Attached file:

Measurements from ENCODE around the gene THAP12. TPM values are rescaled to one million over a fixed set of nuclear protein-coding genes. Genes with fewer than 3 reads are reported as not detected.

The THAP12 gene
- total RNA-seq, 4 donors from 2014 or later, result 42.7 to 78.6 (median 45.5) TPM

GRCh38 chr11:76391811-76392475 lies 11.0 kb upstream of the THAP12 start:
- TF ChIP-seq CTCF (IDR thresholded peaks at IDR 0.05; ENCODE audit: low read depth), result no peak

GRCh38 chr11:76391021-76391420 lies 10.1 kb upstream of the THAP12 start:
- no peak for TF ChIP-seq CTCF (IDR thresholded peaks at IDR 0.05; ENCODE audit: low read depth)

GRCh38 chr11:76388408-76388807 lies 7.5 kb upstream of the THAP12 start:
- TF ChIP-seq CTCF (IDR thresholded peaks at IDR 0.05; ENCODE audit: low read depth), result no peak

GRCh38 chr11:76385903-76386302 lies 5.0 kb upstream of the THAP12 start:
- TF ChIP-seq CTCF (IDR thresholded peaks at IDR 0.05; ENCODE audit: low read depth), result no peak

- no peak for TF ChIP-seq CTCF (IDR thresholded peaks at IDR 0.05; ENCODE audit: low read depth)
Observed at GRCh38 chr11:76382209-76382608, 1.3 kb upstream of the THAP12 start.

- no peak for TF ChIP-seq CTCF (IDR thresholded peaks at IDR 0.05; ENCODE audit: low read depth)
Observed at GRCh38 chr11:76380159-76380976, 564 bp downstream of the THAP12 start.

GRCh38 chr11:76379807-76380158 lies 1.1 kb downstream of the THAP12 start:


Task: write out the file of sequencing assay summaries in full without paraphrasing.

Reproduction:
Measurements from ENCODE around the gene THAP12. TPM values are rescaled to one million over a fixed set of nuclear protein-coding genes. Genes with fewer than 3 reads are reported as not detected.

The THAP12 gene
- total RNA-seq, 4 donors from 2014 or later, result 42.7 to 78.6 (median 45.5) TPM

GRCh38 chr11:76391811-76392475 lies 11.0 kb upstream of the THAP12 start:
- TF ChIP-seq CTCF (IDR thresholded peaks at IDR 0.05; ENCODE audit: low read depth), result no peak

GRCh38 chr11:76391021-76391420 lies 10.1 kb upstream of the THAP12 start:
- no peak for TF ChIP-seq CTCF (IDR thresholded peaks at IDR 0.05; ENCODE audit: low read depth)

GRCh38 chr11:76388408-76388807 lies 7.5 kb upstream of the THAP12 start:
- TF ChIP-seq CTCF (IDR thresholded peaks at IDR 0.05; ENCODE audit: low read depth), result no peak

GRCh38 chr11:76385903-76386302 lies 5.0 kb upstream of the THAP12 start:
- TF ChIP-seq CTCF (IDR thresholded peaks at IDR 0.05; ENCODE audit: low read depth), result no peak

- no peak for TF ChIP-seq CTCF (IDR thresholded peaks at IDR 0.05; ENCODE audit: low read depth)
Observed at GRCh38 chr11:76382209-76382608, 1.3 kb upstream of the THAP12 start.

- no peak for TF ChIP-seq CTCF (IDR thresholded peaks at IDR 0.05; ENCODE audit: low read depth)
Observed at GRCh38 chr11:76380159-76380976, 564 bp downstream of the THAP12 start.

GRCh38 chr11:76379807-76380158 lies 1.1 kb downstream of the THAP12 start: